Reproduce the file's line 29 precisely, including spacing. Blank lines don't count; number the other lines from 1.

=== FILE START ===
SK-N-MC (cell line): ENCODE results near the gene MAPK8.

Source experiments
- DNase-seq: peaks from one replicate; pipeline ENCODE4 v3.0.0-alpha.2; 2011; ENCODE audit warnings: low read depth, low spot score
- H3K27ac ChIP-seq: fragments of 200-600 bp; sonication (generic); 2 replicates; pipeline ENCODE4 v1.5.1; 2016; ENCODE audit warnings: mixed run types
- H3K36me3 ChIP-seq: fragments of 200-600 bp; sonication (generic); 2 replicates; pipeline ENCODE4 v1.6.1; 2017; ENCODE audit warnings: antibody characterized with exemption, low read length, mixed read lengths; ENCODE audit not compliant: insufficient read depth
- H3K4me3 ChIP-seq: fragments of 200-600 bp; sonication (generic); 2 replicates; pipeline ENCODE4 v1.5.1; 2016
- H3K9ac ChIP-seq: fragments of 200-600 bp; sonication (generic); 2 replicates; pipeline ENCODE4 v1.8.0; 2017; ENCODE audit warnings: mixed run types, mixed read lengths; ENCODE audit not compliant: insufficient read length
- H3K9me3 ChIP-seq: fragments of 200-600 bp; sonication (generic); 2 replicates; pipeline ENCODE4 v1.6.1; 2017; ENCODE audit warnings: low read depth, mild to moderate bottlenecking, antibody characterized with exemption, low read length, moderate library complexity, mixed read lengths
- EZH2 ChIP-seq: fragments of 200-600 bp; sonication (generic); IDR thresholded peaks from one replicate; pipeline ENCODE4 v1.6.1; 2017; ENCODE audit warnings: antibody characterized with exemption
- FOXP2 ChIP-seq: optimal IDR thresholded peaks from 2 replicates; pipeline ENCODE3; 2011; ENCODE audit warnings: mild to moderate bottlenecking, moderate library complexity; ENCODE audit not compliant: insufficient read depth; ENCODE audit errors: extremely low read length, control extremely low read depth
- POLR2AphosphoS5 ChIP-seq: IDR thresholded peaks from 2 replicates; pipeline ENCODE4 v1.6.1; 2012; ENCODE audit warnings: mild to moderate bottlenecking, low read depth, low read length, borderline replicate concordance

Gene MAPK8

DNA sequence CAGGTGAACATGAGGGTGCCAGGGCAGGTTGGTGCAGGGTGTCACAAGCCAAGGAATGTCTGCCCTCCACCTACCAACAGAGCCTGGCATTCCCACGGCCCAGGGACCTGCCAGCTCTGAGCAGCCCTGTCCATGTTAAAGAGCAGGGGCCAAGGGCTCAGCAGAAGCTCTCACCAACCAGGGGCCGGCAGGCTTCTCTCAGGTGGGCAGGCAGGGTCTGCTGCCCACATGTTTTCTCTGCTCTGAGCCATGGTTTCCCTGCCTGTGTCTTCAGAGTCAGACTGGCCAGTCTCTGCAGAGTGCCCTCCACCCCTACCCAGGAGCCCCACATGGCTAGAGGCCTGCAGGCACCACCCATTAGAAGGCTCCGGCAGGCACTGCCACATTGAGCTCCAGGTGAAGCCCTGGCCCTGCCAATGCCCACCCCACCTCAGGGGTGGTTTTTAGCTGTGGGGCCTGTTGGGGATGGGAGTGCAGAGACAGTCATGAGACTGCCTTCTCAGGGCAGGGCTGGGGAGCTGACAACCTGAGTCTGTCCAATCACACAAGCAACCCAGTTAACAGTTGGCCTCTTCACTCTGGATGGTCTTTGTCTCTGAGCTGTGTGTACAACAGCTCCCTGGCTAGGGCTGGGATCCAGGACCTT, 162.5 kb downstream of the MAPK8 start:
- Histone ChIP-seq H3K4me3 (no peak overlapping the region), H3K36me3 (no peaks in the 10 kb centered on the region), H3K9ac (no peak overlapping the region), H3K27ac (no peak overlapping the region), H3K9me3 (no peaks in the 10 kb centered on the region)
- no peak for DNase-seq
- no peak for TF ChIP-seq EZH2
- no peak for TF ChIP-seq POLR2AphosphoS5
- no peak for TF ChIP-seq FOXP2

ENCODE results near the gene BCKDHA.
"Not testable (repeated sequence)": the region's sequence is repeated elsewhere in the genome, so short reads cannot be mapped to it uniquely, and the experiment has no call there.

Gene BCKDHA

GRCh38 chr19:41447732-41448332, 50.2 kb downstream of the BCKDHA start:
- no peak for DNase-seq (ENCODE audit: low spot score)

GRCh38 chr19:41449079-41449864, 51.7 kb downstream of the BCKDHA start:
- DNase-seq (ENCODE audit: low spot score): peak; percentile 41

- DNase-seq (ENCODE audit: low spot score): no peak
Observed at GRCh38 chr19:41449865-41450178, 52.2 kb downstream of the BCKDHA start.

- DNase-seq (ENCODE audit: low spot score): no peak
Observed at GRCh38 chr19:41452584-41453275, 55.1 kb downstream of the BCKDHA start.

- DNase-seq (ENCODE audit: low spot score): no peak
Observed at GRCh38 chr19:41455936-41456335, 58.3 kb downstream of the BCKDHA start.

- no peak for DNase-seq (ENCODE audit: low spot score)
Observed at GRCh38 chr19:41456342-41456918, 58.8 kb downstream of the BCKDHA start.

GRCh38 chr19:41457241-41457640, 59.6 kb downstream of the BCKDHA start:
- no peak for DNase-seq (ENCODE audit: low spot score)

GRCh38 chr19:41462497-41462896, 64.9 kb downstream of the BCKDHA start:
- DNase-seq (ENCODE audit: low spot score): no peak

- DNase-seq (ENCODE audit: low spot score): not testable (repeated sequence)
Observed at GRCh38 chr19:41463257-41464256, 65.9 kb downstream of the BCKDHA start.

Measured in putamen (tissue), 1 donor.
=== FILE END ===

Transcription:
Observed at GRCh38 chr19:41452584-41453275, 55.1 kb downstream of the BCKDHA start.